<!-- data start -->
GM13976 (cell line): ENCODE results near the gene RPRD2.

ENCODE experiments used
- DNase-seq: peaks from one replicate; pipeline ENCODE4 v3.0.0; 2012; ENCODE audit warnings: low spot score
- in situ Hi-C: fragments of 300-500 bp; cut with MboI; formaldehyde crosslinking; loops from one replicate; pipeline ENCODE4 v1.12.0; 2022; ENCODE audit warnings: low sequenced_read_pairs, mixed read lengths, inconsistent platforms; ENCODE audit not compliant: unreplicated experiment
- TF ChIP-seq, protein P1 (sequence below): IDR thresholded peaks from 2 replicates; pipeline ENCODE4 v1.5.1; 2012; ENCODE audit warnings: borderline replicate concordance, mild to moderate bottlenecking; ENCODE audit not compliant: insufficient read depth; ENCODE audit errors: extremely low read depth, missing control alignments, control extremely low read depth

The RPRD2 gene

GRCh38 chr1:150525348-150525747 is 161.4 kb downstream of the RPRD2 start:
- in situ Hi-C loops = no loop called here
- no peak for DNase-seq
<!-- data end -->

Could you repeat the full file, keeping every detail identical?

GM13976 (cell line): ENCODE results near the gene RPRD2.

ENCODE experiments used
- DNase-seq: peaks from one replicate; pipeline ENCODE4 v3.0.0; 2012; ENCODE audit warnings: low spot score
- in situ Hi-C: fragments of 300-500 bp; cut with MboI; formaldehyde crosslinking; loops from one replicate; pipeline ENCODE4 v1.12.0; 2022; ENCODE audit warnings: low sequenced_read_pairs, mixed read lengths, inconsistent platforms; ENCODE audit not compliant: unreplicated experiment
- TF ChIP-seq, protein P1 (sequence below): IDR thresholded peaks from 2 replicates; pipeline ENCODE4 v1.5.1; 2012; ENCODE audit warnings: borderline replicate concordance, mild to moderate bottlenecking; ENCODE audit not compliant: insufficient read depth; ENCODE audit errors: extremely low read depth, missing control alignments, control extremely low read depth

The RPRD2 gene

GRCh38 chr1:150525348-150525747 is 161.4 kb downstream of the RPRD2 start:
- in situ Hi-C loops = no loop called here
- no peak for DNase-seq